Reports on General Government

  • Improving State Permitting for Local Climate Change Adaptation Projects
    (Report #238, June 2017)
  • Borrowed Money: Opportunities for Stronger Bond Oversight
    (Report #236, February 2017)
  • Jobs for Californians: Strategies to Ease Occupational Licensing Barriers
    (Report #234, October 2016)
  • Time and Again: Overtime in State Facilities
    (Report #231, April 2016)
  • A Customer-Centric Upgrade For California Government
    (Report #229, October 2015)
  • Conversations For Workable Government
    (Report #227, June 2015)
  • Level the Playing Field: Put California's Underground Economy Out of Business
    (Report #226, March 2015)
  • From Hiring to Retiring: Strategies for Modernizing State Human Resources
    (Report #220, February 2014)
  • Building Value: Modernizing Property Mangement
    (Report #212, September 2012)
  • A Review of Government Reorganization Plan No 2.
    (Report #211, May 2012)
  • Better Regulation: Improving California's Rulemaking Process
    (Report #209, October 2011)
  • Letter to Governor Brown and the Legislature on Information Technology Governance
    (Report #208, September 2011)
  • A Review of the Governor's Reorganization Plan to Unify and Streamline the California State Personnel System
    (Report #206, June 2011)
  • Chairman Hancock Letter to Governor Edmund G. Brown
    (March 2011)
  • Public Pensions for Retirement Security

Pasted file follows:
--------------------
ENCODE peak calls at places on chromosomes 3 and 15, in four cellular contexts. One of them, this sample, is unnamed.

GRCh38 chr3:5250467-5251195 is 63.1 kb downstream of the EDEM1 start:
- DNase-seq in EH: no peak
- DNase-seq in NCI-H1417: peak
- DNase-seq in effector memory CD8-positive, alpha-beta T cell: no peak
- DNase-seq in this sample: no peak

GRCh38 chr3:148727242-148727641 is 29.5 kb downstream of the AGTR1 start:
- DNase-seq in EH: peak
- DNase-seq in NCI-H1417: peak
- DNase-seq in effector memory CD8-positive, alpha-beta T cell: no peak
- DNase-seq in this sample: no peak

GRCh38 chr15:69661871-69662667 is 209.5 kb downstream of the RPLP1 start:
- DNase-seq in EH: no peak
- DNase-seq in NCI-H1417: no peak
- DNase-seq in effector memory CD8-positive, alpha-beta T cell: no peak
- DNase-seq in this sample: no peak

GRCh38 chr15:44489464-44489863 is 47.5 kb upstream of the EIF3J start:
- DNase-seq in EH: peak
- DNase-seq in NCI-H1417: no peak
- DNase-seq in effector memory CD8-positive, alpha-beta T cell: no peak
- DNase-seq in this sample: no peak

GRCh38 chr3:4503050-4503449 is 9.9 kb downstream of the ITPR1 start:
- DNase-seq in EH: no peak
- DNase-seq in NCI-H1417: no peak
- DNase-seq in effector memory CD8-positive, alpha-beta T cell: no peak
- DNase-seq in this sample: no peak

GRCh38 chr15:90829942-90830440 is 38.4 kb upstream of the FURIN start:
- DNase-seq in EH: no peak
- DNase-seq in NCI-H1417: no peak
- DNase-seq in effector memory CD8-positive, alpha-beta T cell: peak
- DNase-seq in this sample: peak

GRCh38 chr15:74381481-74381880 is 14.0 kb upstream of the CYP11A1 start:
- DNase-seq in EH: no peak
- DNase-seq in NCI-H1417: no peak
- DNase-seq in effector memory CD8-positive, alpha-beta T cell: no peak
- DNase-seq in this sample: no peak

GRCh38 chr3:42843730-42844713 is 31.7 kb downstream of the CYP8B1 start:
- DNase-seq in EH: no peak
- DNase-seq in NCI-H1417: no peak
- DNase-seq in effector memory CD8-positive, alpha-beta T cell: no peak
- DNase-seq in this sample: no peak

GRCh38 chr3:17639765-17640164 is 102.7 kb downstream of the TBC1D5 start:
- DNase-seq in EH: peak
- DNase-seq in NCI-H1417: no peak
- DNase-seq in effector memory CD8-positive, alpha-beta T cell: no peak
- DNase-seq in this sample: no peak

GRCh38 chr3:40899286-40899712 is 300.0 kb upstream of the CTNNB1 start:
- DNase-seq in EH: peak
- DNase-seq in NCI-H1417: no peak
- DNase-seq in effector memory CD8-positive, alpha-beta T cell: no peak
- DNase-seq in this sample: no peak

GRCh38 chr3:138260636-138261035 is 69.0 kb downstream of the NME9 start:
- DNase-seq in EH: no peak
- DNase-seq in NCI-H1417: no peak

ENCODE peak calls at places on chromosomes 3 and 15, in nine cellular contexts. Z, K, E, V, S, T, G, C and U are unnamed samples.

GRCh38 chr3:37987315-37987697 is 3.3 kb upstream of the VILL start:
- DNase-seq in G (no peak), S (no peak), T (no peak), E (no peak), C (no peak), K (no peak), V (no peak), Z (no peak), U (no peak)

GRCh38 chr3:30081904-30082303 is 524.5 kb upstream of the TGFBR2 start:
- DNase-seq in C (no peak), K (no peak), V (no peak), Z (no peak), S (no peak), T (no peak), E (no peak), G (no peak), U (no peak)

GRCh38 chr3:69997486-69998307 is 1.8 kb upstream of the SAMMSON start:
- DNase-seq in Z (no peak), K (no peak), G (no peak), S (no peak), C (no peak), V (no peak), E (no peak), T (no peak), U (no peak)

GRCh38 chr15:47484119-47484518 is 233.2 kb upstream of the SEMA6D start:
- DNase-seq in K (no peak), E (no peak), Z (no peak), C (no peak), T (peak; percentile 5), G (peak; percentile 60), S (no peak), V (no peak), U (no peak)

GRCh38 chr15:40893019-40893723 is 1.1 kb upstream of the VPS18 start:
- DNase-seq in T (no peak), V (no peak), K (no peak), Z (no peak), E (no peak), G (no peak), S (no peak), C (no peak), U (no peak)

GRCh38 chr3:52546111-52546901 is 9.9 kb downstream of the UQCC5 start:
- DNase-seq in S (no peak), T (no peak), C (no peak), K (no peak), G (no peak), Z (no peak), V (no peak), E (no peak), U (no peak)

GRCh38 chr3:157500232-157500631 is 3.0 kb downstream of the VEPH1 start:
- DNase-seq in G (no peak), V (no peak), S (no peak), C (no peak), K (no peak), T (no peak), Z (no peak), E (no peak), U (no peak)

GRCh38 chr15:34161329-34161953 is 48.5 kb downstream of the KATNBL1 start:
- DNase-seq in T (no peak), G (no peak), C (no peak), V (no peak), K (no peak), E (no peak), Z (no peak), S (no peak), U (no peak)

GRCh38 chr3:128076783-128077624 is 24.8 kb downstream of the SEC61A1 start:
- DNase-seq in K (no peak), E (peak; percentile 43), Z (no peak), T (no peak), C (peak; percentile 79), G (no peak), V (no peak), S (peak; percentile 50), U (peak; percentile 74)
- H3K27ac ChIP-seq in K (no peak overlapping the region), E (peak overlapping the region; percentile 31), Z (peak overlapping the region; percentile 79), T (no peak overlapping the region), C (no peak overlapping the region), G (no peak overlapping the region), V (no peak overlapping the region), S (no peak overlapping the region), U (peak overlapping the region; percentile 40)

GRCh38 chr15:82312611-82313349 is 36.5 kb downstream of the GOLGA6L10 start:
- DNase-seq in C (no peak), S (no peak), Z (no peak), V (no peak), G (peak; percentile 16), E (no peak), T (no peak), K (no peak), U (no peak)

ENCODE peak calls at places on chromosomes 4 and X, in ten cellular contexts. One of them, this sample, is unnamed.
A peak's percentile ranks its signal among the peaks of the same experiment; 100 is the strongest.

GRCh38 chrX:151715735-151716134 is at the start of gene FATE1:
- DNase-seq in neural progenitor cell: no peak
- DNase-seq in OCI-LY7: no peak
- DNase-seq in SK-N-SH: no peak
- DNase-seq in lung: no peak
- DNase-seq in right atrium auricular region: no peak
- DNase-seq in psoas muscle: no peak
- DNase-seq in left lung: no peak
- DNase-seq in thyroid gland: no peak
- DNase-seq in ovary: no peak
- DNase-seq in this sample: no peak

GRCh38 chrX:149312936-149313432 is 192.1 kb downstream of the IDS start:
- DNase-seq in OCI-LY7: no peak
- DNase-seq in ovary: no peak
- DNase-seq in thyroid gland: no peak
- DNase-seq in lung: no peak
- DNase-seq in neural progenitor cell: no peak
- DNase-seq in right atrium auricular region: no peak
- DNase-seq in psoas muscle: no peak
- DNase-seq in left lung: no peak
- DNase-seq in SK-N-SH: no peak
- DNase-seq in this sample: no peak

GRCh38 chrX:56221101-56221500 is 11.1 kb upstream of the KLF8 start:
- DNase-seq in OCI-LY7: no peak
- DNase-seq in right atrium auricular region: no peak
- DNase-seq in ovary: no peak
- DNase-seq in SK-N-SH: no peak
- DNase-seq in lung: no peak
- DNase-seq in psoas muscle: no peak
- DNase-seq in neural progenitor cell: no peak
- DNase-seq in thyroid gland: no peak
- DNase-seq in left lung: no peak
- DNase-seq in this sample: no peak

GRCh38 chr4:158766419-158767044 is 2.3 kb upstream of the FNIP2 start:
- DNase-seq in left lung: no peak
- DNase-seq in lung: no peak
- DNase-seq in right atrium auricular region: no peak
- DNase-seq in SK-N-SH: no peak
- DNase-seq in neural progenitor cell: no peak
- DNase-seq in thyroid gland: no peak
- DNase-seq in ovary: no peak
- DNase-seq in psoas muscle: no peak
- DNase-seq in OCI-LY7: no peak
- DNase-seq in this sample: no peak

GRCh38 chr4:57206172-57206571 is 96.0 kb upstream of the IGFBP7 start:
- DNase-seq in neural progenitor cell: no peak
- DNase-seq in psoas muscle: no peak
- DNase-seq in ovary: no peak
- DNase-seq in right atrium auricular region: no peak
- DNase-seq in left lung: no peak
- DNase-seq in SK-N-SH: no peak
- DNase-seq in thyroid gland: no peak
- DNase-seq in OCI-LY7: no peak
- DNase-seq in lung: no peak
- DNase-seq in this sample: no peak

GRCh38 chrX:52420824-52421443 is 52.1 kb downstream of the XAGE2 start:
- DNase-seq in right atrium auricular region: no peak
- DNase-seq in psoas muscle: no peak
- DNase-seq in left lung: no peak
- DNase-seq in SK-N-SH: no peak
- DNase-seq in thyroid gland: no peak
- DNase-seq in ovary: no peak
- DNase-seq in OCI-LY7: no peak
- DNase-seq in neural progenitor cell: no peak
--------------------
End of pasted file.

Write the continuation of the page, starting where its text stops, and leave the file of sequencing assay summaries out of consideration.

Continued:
(Report #204, February 2011)
  • Making up for Lost Ground: Creating a Governor's Office of Economic Development
    (Report #200, February 2010)
  • Stem Cell Research: Strengthening Governance to Further the Voters' Mandate
    (Report #198, June 2009)
  • Bond Spending: Expanding and Enhancing Oversight
    (Report #197, June 2009)
  • A Review of the Governor's Reorganization Plan to Consolidate Information Technology Functions
    (Report #196, March 2009)
  • A New Legacy System: Using Technology to Drive Performance
    (Report #193, November 2008)
  • Serving the Public: Managing the State Workforce to Improve Outcomes
    (Report #181, June 2005)
  • Historic Opportunities: Transforming California State Government
    (Report #176, December 2004)
  • Regulation of Acupuncture:  A Complementary Therapy Framework
    (Report #175, September 2004)
  • Governing the Golden State:  A Critical Path to Improve Performance and Restore Trust 
    (Report #174, July 2004)
  • We The People:  Helping Newcomers Become Californians 
    (Report #166, June 2002)
  • Only A Beginning:  The Proposed Labor & Workforce Development Agency
    (Report #164, April 2002)
  • Card Clubs in California:  A Review of Ownership Limitations
    (Report #163, April 2002)
  • Special Districts:  Relics of the Past or Resources for the Future?
    (Report #155, May 2000)
  • Of the People, By the People:  Principles for Cooperative Civil Service Reform
    (Report #150, January 1999)
  • Governor's Reorganization Plan No. 1 of 1998 
    (Report #147, June 1998)

    On April 30, 1998, the Secretary for the Business, Transportation and Housing Agency submitted Governor's Reorganization Plan No. 1 of 1998 to the Little Hoover Commission. The plan, which was amended by the Administration on May 27, 1998, would dissolve the Department of Corporations, transfer the department's health-care related regulatory programs to a new Department of Managed Care, and would transfer certain investment and lender-fiduciary programs from the Department of Corporations to the Department of Financial Services. On June 25, 1998, the Commission recommended that the Legislature reject the Plan.
  • Consumer Protection: A Quality of Life Investment
    (Report #146, June 1998)
  • Budget Reform: Putting Performance First
    (Report #135, October 1995)